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Archive for the ‘Framework’ Category

Data Structures in DivConq

27 Jan

DivConq has just released an introductory presentation covering the JSON-Like data structures used within DivConq Framework.

Download PDF or View on SlideShare.

The presentation covers:
1) JSON Compatibility
2) Creating data structures
3) Accessing data structures
4) Use of dcSchema for data validation

 
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Posted in DivConq, Elastic Architecture, Framework, MUMPS

 

Stored Procedure Overview

18 Jan

DivConq has just released an introductory presentation on Stored Procedure use within DivConq Framework.

Download Power Point or View on SlideShare.

The presentation covers:

1) how DivConq connects to MUMPS
2) how to create a request
3) the request-response flow
4) Java example code
5) schema example declaration
6) MUMPS example code
7) JSON and interoperability

 
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Posted in DivConq, Framework, MUMPS

 

Introduction to Stored Procedures Part Two

30 Dec

In Part One of this series we got to see some simple examples of M code being used as Stored Procedures from Java. We saw that how Stored Procedures are named and how to use the name to call it from Java or from the M command prompt.

Part two will cover a deeper example that involves storing and reading data in a M Global – similar to how you may end up using the Stored Procedures feature your applications. In the process we’ll cover in more detail how to write the M code, how to declare the procedure in dcSchema, how to call from Java and how to process the return values.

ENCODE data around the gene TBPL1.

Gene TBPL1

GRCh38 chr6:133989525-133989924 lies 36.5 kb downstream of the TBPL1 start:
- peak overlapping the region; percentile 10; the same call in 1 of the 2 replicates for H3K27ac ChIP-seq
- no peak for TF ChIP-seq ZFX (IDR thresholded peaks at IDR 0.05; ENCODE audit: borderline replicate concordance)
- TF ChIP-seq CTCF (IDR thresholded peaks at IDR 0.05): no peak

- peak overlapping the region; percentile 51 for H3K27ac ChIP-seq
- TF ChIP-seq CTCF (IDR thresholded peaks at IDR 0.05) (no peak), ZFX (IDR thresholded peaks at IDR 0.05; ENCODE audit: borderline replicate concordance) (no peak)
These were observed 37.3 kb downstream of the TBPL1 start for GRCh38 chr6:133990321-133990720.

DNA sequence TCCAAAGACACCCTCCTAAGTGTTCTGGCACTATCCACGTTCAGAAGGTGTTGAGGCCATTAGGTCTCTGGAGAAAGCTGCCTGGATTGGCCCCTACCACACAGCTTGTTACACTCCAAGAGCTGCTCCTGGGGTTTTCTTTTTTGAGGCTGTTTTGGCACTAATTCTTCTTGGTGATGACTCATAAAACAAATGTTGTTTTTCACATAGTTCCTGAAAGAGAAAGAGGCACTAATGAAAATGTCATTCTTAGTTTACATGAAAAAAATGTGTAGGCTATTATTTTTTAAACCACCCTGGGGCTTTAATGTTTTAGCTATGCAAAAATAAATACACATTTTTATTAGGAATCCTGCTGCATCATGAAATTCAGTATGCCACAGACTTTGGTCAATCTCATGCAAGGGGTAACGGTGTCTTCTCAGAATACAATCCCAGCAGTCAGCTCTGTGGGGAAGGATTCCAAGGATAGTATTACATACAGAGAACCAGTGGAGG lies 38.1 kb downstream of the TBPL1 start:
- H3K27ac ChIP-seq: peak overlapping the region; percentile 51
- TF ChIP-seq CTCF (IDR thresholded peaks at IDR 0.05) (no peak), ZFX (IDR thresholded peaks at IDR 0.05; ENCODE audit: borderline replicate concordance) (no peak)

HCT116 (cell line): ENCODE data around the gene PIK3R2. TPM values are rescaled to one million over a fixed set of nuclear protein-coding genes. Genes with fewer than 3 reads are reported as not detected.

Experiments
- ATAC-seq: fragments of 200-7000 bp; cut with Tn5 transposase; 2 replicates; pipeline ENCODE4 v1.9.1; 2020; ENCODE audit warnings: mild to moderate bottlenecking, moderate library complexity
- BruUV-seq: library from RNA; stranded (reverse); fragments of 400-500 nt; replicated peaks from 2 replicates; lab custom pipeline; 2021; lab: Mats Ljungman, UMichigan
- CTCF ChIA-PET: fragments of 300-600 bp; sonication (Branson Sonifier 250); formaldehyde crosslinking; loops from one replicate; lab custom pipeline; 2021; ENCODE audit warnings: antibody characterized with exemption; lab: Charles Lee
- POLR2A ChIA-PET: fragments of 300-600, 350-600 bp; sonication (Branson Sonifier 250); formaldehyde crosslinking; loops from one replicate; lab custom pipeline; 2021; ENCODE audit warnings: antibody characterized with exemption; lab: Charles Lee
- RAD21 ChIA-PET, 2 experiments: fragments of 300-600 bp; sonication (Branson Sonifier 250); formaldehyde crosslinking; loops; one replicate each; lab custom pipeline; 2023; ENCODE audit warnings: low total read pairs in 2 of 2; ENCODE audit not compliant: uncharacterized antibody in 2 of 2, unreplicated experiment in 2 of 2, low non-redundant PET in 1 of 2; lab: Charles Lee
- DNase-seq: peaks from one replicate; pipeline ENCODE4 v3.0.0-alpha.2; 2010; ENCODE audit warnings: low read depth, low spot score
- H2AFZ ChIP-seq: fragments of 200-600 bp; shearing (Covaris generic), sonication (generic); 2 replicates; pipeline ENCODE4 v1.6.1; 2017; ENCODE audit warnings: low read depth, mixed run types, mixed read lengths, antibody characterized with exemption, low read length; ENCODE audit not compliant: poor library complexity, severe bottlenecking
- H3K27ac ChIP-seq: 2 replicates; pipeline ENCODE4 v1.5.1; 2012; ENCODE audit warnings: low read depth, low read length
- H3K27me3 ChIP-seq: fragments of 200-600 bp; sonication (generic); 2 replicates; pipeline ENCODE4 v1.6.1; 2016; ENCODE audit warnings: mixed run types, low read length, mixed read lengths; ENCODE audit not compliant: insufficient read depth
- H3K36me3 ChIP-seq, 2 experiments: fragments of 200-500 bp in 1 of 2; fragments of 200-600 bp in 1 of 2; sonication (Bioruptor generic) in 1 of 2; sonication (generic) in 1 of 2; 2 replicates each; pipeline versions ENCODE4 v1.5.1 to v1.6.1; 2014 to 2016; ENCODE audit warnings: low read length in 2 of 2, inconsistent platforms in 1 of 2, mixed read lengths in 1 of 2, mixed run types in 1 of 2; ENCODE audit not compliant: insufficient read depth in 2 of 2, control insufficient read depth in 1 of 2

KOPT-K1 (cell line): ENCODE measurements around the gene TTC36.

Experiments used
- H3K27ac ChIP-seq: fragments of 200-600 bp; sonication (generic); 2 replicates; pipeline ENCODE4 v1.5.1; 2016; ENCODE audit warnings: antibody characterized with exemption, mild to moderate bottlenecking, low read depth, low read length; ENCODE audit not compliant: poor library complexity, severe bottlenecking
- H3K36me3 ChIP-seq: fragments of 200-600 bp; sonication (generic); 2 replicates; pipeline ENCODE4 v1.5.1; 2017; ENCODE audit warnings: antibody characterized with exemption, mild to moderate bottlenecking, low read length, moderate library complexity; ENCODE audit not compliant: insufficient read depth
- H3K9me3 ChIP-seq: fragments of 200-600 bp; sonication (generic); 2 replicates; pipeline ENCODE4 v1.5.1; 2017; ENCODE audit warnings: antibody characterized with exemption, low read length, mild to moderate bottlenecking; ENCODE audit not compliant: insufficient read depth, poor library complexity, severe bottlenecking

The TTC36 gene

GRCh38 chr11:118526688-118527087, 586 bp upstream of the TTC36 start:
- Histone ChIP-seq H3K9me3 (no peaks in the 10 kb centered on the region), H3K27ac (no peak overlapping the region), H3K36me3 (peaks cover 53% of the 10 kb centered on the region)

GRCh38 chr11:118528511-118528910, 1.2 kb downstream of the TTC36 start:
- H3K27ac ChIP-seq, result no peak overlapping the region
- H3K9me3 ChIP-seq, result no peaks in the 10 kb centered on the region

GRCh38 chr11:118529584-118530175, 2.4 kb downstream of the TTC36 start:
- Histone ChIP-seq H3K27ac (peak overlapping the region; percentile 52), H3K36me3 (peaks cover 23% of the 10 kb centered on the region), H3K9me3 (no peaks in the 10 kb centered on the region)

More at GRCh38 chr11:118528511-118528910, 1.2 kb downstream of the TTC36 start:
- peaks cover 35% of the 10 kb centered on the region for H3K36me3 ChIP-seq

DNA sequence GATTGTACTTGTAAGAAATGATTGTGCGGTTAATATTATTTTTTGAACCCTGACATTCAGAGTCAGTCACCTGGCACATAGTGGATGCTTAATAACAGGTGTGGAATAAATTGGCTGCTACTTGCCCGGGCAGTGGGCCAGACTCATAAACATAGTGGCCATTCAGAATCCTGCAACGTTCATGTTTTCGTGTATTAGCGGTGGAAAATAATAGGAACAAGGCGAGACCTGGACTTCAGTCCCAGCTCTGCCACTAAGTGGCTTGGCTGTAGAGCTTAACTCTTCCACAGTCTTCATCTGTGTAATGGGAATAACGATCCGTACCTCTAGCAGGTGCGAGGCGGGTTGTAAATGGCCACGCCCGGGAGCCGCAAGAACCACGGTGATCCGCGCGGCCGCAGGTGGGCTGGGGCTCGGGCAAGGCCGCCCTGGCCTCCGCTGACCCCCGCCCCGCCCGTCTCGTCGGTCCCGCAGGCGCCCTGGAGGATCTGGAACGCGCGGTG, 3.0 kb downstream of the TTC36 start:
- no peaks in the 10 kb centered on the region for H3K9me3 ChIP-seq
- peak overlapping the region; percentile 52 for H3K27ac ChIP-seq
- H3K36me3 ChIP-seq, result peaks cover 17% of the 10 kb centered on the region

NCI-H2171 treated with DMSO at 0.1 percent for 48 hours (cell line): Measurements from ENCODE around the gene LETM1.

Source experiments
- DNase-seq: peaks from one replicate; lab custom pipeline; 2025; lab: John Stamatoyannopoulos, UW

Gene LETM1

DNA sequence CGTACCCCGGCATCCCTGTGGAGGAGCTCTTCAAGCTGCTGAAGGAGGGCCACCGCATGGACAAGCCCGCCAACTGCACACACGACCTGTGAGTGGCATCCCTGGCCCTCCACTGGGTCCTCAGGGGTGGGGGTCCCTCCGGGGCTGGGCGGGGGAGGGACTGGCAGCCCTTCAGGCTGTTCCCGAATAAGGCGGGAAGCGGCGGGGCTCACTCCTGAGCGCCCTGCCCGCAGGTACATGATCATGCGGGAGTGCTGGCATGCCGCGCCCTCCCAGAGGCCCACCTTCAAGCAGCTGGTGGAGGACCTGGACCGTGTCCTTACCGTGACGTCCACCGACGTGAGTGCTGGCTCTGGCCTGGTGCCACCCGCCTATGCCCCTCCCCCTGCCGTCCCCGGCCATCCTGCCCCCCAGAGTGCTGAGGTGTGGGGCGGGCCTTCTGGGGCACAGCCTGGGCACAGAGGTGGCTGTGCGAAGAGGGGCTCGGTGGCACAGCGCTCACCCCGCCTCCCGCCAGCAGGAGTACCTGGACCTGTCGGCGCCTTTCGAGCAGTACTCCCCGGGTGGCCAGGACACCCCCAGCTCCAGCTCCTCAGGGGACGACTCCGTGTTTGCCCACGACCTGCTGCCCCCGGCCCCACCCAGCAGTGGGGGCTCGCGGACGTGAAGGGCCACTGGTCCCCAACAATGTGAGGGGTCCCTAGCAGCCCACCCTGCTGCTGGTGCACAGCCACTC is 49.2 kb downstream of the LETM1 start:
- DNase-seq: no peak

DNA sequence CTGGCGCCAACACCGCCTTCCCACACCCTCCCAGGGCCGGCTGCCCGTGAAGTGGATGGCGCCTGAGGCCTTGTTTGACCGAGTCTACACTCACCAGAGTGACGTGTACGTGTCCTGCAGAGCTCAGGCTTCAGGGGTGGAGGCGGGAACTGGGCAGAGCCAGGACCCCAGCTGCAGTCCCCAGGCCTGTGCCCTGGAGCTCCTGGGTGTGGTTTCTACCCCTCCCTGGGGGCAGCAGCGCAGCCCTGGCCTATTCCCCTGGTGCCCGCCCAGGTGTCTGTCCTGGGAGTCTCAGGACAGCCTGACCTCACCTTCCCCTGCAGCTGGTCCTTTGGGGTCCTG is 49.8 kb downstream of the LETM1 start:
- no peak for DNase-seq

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Posted in DivConq, Framework, MUMPS

 

DivConq Framework 0.4.5 Released

30 Dec

Today we released DivConq Framework 0.4.5 to introduce “dcTables” a new feature which supplements the benefits of stored procedures. Download.

As you know, the main purpose of our open-source DivConq Framework is to let Java developers quickly harness the power of MUMPS-compatible “NoSQL” databases. To fully harness that power you need to code stored procedures in MUMPS. But sometimes you just need something *like* a relational table, and why should you have to code that?

At DivConq we say you can have your cake and eat it too. With dcDb you get the power, flexibility and speed of NoSQL when coding stored procedures in MUMPS. But, with dcTables you get the rapid development and ease of use of relational databases too. Furthermore, all your data – dcDb and dcTables – can reside in one database. Easy to administer (setup, backup and restore) and very helpful for developers. Your stored procedures can access not only your NoSQL (dcDb) data but also your dcTables data – all in the same routine using only standard MUMPS commands. For those occasions when data in NoSQL refers to data dcTables (or vice versa) nothing beats the convenience and speed of having all your data in one place.

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Posted in DivConq, Framework, MUMPS

 

Introduction to M (MUMPS) Part 4

18 Dec

In part one of this series I presented a summary of how the DivConq database connector for M (MUMPS) will work. Then we covered how to install M (GT.M software) and how to get to the M prompt.

In part two of this series I presented a review of the basics of the M programming language.

In part three of this series we examined how data is persisted in M why the M programming language is well suited to data access.

In this fourth and final part we’ll finish up some of finer points of M.

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Posted in Framework, MUMPS

 

Introduction to Stored Procedures Part One

13 Dec

In this series we’ll review how to write stored procedures, both for querying data and for updating data. We’ll be using the stored procedures from the dcTest Package mentioned in the previous post on getting connected.